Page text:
The amount of damage caused by leaf scald appears to be influenced by environmental conditions. Periods of stress such as drought, waterlogging, and low temperature are reported to increase disease severity. The yield of stalks that are dead or have necrotic tops and leaves with numerous side shoots is decreased to 20%–30% of that of symptomless stalks. Presently, very few plants show these symptoms at harvest, and leaf scald is not an economic problem at this time in Florida because of the use of resistant varieties.
Prevention and Control
The best control for leaf scald is preventing the disease and replacing susceptible varieties with resistant varieties. Because leaf scald is a latent disease, growers should be alert for infection even in varieties thought to be resistant.
Seed cane can be given a long hot-water treatment to kill the pathogen. In Australia, a 24-hour presoak in flowing water followed by a three-hour 50°C (122°F) treatment is used to clean infected planting material. The shorter two-hour 50°C (122°F) treatment used for ratoon stunting disease provides only partial control. Using disease-free seed cane derived from a tissue culture process also controls the disease.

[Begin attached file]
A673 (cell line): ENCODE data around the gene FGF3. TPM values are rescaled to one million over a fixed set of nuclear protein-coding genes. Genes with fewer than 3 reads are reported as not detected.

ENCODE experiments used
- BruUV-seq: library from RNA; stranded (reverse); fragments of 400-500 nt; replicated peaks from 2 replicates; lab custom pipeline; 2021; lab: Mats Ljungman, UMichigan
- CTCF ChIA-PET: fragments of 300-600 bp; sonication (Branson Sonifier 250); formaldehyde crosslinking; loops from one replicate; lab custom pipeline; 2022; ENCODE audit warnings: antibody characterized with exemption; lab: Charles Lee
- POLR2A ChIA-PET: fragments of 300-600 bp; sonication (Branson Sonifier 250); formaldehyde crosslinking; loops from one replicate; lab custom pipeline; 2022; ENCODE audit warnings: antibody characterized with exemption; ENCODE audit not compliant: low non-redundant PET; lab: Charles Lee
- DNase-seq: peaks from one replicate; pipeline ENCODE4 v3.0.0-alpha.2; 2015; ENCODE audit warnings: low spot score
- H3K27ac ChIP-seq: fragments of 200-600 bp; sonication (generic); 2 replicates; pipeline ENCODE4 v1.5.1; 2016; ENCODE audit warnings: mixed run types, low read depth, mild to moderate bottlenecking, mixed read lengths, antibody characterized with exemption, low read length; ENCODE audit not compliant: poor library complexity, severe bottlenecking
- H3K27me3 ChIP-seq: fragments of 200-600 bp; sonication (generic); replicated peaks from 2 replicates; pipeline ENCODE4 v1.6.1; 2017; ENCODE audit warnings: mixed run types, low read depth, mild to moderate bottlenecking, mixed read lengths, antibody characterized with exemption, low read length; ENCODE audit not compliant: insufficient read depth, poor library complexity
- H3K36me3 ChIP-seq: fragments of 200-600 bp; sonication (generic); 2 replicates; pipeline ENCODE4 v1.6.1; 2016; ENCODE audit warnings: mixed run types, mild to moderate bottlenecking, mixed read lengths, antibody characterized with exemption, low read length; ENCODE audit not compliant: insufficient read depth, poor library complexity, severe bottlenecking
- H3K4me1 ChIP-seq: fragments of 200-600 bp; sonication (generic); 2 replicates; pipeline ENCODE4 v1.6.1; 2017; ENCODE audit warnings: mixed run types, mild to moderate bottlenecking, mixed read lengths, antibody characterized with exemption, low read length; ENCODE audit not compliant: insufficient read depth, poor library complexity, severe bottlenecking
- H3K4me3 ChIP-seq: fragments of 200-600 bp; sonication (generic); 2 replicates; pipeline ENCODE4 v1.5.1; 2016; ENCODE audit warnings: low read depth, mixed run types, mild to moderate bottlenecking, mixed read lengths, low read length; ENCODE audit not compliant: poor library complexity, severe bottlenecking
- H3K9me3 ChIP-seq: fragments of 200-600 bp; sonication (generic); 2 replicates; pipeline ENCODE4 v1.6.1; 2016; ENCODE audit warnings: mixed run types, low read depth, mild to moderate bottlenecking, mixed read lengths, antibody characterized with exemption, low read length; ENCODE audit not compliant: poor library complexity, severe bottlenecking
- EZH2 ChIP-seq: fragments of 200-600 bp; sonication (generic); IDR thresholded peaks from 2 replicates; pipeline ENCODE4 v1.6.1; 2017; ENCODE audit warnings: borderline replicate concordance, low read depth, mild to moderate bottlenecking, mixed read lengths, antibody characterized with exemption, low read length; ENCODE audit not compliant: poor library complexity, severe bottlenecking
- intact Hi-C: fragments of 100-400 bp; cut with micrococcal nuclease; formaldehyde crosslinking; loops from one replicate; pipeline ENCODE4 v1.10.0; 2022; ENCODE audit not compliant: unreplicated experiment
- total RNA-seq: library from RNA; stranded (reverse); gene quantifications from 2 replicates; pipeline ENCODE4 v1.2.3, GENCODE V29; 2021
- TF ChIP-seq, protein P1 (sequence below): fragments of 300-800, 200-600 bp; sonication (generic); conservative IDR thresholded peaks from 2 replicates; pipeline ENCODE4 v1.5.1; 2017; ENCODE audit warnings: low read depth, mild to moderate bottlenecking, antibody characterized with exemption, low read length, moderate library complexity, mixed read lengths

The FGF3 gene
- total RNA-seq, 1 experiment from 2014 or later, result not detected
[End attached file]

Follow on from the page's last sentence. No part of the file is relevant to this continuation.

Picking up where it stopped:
To prevent mechanical spread of the pathogen, all cane cutting knives, including those on mechanical harvesters, should be sterilized when coming from suspect fields. Disinfection of the knives can be accomplished by cleaning and immersing for several minutes in a suitable antiseptic solution, such as Lysol, alcohol, or a diluted solution of bleach. If the pathogen is transmitted aerially, it also influences the length of time disease-free seed fields remain disease-free. There are no known chemical or biological controls for this disease.